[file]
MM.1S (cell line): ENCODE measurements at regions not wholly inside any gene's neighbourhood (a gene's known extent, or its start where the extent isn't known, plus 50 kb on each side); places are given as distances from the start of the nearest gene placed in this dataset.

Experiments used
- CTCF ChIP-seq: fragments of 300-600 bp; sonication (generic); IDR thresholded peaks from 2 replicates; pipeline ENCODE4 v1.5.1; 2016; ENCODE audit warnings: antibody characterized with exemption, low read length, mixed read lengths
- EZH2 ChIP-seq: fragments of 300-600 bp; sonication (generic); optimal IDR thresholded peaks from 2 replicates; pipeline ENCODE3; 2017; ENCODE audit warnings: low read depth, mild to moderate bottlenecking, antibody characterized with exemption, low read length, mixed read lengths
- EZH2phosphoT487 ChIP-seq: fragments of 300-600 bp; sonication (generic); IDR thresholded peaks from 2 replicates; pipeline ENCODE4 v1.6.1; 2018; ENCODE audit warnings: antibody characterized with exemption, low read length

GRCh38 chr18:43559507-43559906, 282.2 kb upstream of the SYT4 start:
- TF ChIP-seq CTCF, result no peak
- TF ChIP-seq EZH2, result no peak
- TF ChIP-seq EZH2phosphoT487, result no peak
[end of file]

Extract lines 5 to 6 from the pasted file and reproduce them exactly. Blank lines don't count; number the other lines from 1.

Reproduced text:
- EZH2phosphoT487 ChIP-seq: fragments of 300-600 bp; sonication (generic); IDR thresholded peaks from 2 replicates; pipeline ENCODE4 v1.6.1; 2018; ENCODE audit warnings: antibody characterized with exemption, low read length

GRCh38 chr18:43559507-43559906, 282.2 kb upstream of the SYT4 start: